H-1B visas are issued to foreign-born professionals who wish to come to the United States to carry out services in a specialty occupation. Such individuals included accountants, architects, attorneys, business professionals, engineers, health care workers, physicians, researchers, and system analysts, among other professionals.
To qualify for H-1B status the individual must:
- Have a minimum of a four-year university degree (or equivalent);
- Be paid at the “prevailing wage”; AND
- Be taking on a job that requires a minimum four-year university degree (or equivalent)
There is a numerical cap for H-1B visas set at 65,000 per fiscal year. Additionally, individuals who obtain advanced degrees from universities in the United States have their own H-1B cap. Also, up to 6,800 H-1B visas are set aside for professionals who are citizens of Chile and Singapore.
Employers are advised to prepare their H-1B petitions (Form I-129) during February and March , and submit them to USCIS, which they should receive by April. If the individual being petitioned for is approved, he or she may commence their employment in October of that same year. It must be noted that there are special regulations for graduates working on Optional practical Training (OPT), which would allow them to continue employment during the spring and summer and automatically change their status to H-1B on October 1st. In addition, there are exceptions from the numerical caps involving employment related universities or non-profit or government research institutions.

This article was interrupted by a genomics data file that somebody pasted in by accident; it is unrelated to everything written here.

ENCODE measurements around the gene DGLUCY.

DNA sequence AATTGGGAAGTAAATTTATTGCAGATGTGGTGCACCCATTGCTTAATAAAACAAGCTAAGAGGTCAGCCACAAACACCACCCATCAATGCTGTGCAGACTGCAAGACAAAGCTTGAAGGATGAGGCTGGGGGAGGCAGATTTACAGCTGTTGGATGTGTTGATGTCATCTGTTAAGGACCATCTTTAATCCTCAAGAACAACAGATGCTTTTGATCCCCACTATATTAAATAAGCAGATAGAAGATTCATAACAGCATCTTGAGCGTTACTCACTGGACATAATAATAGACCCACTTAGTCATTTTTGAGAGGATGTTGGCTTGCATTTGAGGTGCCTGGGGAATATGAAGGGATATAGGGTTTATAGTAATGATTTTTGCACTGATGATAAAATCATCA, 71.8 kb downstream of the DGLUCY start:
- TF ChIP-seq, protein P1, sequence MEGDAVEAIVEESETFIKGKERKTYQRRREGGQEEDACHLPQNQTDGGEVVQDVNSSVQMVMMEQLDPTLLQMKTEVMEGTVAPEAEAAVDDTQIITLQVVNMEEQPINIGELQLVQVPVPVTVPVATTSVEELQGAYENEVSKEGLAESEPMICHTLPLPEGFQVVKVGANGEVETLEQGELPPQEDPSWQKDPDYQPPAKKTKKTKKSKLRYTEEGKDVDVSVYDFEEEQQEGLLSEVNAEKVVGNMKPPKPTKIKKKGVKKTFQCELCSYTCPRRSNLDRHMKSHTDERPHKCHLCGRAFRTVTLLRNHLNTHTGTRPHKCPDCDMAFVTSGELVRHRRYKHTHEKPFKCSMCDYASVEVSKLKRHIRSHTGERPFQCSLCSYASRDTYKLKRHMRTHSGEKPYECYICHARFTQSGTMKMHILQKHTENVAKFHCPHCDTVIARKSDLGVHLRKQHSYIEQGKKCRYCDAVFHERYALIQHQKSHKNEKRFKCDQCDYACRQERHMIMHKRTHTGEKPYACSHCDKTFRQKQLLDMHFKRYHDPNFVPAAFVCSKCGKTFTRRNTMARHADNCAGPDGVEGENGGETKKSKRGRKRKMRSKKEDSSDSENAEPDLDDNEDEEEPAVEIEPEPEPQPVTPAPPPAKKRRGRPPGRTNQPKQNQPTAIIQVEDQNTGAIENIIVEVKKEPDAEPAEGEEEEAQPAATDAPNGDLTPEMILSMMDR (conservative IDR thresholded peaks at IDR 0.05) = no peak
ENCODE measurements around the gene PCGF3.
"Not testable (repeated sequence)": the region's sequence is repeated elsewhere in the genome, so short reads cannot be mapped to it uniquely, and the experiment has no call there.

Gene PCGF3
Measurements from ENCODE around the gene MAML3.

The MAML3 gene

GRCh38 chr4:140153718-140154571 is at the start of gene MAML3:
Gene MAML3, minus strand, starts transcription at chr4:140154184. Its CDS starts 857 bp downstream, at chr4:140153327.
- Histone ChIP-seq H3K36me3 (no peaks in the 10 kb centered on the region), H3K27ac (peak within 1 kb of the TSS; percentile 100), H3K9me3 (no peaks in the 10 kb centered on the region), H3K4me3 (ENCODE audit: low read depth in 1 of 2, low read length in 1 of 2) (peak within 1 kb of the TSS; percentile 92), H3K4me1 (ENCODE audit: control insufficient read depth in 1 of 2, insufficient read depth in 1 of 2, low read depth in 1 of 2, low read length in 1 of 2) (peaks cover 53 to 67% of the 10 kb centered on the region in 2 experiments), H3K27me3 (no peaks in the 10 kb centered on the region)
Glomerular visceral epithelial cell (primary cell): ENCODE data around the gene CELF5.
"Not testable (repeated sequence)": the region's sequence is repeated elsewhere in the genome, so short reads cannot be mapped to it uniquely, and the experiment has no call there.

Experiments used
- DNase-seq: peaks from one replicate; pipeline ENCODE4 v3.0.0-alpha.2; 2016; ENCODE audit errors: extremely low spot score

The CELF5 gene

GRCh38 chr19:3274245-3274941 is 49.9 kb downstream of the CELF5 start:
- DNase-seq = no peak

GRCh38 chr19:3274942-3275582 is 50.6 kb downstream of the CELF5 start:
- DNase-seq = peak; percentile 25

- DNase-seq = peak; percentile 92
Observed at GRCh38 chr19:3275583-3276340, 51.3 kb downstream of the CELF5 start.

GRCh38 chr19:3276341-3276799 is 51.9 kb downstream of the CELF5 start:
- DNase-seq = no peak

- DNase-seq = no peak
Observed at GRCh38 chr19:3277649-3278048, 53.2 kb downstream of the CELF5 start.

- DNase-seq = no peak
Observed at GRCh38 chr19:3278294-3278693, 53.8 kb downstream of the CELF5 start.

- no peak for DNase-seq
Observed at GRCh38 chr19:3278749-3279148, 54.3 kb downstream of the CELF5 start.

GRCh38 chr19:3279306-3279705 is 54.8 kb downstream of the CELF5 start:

H-1B visas are usually valid for three years and can be extended for an additional three years. If a PERM application or I-140 visa petition is submitted within the adequate time frame, extensions of H-1B status are possible. Individuals seeking to become legal permanent residents of the United States should continue to extend their H-1B status until they actually obtain their green cards.
- Las empresas estadounidenses afirman que las Restricciones de la H-1B pueden ayudarlos (19/04/13)
- USCIS alcanza el año fiscal 2014 Cap H-1B (USCIS) (04/08/13)
- H-1B el año fiscal 2014 Temporada Cap (USCIS)
- Q & A: Establecimiento de la “relación de empleado-empleador” en peticiones de H-1B (USCIS) (03/12/12)
Competitividad Americana en el Siglo 21 de la Ley (AC-21)
- Preguntas más frecuentes sobre “igual o similar Ocupación” en AC-21 (USCIS)
- Preguntas más frecuentes sobre la extensión de OPT y F-1 para Estudiantes Elegibles (USCIS)
Competitividad Americana (ACWIA)